Bronte apologised for Lowood
Letters reveal that Bronte rewrote the Lowood section after receiving a legal threat from the real school's headmaster.india Updated: Jun 01, 2006 18:10 IST
By Gershwin Wanneburg
Charlotte Brontë offered to rewrite parts of Jane Eyre after a legal threat from the headmaster of the school on which she based the infamous Lowood school, newly discovered letters show.
The letters have raised the prospect that somewhere, tucked away in a dusty attic or a pile of musty papers, could lie an amended manuscript of the 19th-century classic, toned down by the British novelist to avoid a libel lawsuit.
The letters, written by the headmaster's grandson in 1912, will be put up for sale next month by auction house Mullock Madeley, documents expert Richard Westwood-Brookes said on Friday.
The book's Lowood school, presided over by the cruel Mr Brocklehurst, was a harsh place where pupils were half-starved.
According to the letters, the description upset headmaster Reverend William Carus-Wilson, who wrote to his former pupil Brontë and threatened her with legal action after recognising himself and his school from her description of Lowood.
|William Hurt as Edward Rochester and Charlotte Gainsbourg as Jane Eyre in Franco Zeferelli's Charlotte Brontë's Jane Eyre|
But the letters, discovered a month ago and written by Carus-Wilson's grandson Edward, show Brontë dissuaded him from pursuing his case by sending him a 1,400-word sketch, expurgated of the offending passages.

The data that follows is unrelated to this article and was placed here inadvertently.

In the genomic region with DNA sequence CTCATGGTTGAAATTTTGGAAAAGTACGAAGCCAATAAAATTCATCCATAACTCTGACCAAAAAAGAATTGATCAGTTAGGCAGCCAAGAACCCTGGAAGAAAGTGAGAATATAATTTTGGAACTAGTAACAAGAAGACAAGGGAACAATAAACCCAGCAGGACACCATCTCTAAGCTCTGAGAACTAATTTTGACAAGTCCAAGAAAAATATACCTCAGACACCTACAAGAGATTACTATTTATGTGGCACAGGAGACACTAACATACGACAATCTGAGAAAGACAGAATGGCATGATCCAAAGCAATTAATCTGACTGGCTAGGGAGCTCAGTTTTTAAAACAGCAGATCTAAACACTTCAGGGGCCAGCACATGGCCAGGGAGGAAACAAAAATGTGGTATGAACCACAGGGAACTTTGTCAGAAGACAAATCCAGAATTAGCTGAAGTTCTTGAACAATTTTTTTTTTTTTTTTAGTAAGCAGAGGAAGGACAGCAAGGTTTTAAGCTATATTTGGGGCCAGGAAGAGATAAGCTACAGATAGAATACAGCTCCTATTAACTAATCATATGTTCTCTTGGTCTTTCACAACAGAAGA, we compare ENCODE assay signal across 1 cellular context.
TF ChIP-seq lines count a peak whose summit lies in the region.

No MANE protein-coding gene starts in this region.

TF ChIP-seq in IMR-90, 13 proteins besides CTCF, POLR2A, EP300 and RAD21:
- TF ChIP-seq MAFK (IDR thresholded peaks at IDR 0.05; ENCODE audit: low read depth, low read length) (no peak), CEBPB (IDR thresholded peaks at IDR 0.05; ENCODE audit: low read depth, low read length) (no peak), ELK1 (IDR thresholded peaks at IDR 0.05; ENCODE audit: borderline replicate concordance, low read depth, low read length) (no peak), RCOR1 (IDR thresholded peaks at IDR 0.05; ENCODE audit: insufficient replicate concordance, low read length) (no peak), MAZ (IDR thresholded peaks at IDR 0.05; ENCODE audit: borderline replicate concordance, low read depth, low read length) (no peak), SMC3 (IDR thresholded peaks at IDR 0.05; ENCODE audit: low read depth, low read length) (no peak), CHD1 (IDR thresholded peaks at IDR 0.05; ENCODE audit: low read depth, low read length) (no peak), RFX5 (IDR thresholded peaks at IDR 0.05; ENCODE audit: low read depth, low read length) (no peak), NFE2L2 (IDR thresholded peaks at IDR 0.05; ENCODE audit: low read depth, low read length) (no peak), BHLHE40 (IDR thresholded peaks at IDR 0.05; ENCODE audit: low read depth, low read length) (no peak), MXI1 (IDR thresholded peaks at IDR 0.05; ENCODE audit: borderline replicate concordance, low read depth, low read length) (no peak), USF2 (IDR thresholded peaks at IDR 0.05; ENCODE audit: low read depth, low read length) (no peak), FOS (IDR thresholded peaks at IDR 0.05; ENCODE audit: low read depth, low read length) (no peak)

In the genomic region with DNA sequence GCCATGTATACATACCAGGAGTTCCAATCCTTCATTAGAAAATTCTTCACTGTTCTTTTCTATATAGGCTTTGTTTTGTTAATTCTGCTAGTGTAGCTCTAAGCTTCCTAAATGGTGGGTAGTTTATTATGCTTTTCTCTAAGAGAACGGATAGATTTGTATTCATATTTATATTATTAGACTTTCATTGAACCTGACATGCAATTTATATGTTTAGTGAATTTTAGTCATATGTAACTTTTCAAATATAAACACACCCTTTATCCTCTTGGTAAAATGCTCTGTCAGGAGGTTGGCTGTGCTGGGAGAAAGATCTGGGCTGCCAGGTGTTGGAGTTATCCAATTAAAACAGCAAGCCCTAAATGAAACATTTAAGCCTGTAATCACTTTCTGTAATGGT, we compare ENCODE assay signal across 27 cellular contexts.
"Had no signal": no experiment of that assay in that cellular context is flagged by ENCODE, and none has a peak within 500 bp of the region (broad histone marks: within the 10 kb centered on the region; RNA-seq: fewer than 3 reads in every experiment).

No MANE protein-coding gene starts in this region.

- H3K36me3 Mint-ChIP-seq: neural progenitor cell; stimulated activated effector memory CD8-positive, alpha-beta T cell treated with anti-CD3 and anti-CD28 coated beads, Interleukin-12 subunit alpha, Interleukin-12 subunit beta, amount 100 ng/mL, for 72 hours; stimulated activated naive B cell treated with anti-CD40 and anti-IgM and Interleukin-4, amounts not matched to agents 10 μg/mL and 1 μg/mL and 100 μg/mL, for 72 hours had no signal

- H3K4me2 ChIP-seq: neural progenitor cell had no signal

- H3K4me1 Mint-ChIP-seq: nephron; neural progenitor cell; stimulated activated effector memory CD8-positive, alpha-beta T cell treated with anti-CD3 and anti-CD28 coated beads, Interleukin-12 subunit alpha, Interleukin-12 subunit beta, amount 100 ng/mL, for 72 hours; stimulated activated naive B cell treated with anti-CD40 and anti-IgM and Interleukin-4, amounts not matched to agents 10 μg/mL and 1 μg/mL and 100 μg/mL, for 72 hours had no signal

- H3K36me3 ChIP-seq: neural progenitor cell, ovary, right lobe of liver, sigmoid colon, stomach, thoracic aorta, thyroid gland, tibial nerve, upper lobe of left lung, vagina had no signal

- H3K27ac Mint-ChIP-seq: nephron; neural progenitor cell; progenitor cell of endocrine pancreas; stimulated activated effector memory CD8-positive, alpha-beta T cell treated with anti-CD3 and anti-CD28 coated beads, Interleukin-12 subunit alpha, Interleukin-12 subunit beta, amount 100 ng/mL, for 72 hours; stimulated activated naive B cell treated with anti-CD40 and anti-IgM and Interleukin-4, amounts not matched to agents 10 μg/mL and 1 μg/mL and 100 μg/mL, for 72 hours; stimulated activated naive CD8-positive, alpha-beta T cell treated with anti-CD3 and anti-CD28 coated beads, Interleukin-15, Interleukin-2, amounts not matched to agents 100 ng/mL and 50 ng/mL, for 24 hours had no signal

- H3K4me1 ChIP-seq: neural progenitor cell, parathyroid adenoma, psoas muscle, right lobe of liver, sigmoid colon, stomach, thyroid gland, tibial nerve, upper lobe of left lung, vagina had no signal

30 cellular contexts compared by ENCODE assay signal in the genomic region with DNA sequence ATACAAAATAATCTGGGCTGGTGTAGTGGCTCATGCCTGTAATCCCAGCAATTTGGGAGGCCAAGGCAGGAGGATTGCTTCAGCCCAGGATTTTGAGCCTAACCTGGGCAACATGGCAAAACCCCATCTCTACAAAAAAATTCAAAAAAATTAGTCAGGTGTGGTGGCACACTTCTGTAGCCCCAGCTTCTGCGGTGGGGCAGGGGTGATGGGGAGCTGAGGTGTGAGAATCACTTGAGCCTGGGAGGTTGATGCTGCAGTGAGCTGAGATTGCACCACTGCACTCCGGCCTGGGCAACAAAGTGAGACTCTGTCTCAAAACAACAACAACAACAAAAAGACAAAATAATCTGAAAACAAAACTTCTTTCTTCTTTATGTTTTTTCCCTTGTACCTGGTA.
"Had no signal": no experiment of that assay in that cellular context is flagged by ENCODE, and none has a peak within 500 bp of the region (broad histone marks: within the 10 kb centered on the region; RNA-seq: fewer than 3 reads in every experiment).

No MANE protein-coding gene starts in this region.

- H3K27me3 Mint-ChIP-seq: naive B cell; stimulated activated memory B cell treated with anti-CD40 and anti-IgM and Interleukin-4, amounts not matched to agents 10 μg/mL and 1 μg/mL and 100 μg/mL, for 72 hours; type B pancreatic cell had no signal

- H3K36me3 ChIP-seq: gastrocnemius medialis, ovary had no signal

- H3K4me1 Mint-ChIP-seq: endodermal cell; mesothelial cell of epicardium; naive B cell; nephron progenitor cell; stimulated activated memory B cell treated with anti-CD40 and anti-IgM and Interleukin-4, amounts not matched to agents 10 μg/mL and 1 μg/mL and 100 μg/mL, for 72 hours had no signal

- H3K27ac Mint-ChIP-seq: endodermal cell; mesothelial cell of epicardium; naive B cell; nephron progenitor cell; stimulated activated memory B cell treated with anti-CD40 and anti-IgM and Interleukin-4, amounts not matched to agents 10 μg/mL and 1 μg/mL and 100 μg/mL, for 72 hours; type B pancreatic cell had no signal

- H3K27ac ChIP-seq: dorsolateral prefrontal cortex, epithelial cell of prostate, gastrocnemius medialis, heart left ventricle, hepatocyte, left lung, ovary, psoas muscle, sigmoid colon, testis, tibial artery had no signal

"He ... wrote to Charlotte Brontë to remonstrate with her, and the result was that she wrote the sketch that I have in my possession retracting a good deal of what she had formerly written about the school," Edward wrote in one of three letters to a prospective buyer of a revised manuscript.
Brontë never changed the original book and the headmaster never pursued a legal case.
The letters, discovered in a pile of documents sent by a book dealer to the auctioneer, are expected to fetch up to £100 ($185).
But the manuscript, if found, could go for a lot more.
"If it (the manuscript) was to be found, the value at auction could well be £100,000. It's of incalculable importance," Westwood-Brookes told Reuters.
"Jane Eyre, after all, is known all over the world as one of the most important books of the 19th century."
More than 150 years after her death, Brontë still enjoys a passionate following, along with her sisters Emily and Anne, for their epic tales set on the windswept Yorkshire moors.
Up to one million fans annually come from around the world to their home town of Haworth in northern England.